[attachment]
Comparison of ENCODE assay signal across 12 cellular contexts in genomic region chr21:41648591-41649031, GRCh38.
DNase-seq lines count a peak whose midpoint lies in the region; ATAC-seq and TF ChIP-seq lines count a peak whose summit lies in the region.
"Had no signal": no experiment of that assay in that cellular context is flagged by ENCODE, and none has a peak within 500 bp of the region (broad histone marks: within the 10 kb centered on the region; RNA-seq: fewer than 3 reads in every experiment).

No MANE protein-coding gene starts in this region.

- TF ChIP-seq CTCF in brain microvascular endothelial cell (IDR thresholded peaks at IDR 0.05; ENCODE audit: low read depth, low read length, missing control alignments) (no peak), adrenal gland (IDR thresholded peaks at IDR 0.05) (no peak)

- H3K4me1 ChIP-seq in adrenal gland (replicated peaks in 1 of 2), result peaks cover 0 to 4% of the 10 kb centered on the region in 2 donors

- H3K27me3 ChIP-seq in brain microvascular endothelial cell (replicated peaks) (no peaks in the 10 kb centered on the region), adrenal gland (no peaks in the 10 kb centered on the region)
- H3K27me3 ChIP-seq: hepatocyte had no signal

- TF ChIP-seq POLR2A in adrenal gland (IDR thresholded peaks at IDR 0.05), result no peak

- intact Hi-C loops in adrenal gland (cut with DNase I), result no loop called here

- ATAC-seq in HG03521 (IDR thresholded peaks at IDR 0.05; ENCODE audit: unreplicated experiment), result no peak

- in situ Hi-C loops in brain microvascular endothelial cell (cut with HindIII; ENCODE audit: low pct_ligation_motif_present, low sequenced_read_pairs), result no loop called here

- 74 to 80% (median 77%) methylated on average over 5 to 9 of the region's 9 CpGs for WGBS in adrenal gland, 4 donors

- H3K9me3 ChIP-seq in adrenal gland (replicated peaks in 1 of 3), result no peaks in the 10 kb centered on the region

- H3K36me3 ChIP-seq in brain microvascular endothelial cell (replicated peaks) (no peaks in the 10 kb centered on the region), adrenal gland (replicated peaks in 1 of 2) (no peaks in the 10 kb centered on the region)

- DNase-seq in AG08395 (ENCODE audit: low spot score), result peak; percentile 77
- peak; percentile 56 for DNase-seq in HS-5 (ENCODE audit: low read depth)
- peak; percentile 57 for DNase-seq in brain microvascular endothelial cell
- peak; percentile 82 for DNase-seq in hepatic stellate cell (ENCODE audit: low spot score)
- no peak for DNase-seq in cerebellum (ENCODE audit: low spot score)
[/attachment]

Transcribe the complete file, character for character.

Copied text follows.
Comparison of ENCODE assay signal across 12 cellular contexts in genomic region chr21:41648591-41649031, GRCh38.
DNase-seq lines count a peak whose midpoint lies in the region; ATAC-seq and TF ChIP-seq lines count a peak whose summit lies in the region.
"Had no signal": no experiment of that assay in that cellular context is flagged by ENCODE, and none has a peak within 500 bp of the region (broad histone marks: within the 10 kb centered on the region; RNA-seq: fewer than 3 reads in every experiment).

No MANE protein-coding gene starts in this region.

- TF ChIP-seq CTCF in brain microvascular endothelial cell (IDR thresholded peaks at IDR 0.05; ENCODE audit: low read depth, low read length, missing control alignments) (no peak), adrenal gland (IDR thresholded peaks at IDR 0.05) (no peak)

- H3K4me1 ChIP-seq in adrenal gland (replicated peaks in 1 of 2), result peaks cover 0 to 4% of the 10 kb centered on the region in 2 donors

- H3K27me3 ChIP-seq in brain microvascular endothelial cell (replicated peaks) (no peaks in the 10 kb centered on the region), adrenal gland (no peaks in the 10 kb centered on the region)
- H3K27me3 ChIP-seq: hepatocyte had no signal

- TF ChIP-seq POLR2A in adrenal gland (IDR thresholded peaks at IDR 0.05), result no peak

- intact Hi-C loops in adrenal gland (cut with DNase I), result no loop called here

- ATAC-seq in HG03521 (IDR thresholded peaks at IDR 0.05; ENCODE audit: unreplicated experiment), result no peak

- in situ Hi-C loops in brain microvascular endothelial cell (cut with HindIII; ENCODE audit: low pct_ligation_motif_present, low sequenced_read_pairs), result no loop called here

- 74 to 80% (median 77%) methylated on average over 5 to 9 of the region's 9 CpGs for WGBS in adrenal gland, 4 donors

- H3K9me3 ChIP-seq in adrenal gland (replicated peaks in 1 of 3), result no peaks in the 10 kb centered on the region

- H3K36me3 ChIP-seq in brain microvascular endothelial cell (replicated peaks) (no peaks in the 10 kb centered on the region), adrenal gland (replicated peaks in 1 of 2) (no peaks in the 10 kb centered on the region)

- DNase-seq in AG08395 (ENCODE audit: low spot score), result peak; percentile 77
- peak; percentile 56 for DNase-seq in HS-5 (ENCODE audit: low read depth)
- peak; percentile 57 for DNase-seq in brain microvascular endothelial cell
- peak; percentile 82 for DNase-seq in hepatic stellate cell (ENCODE audit: low spot score)
- no peak for DNase-seq in cerebellum (ENCODE audit: low spot score)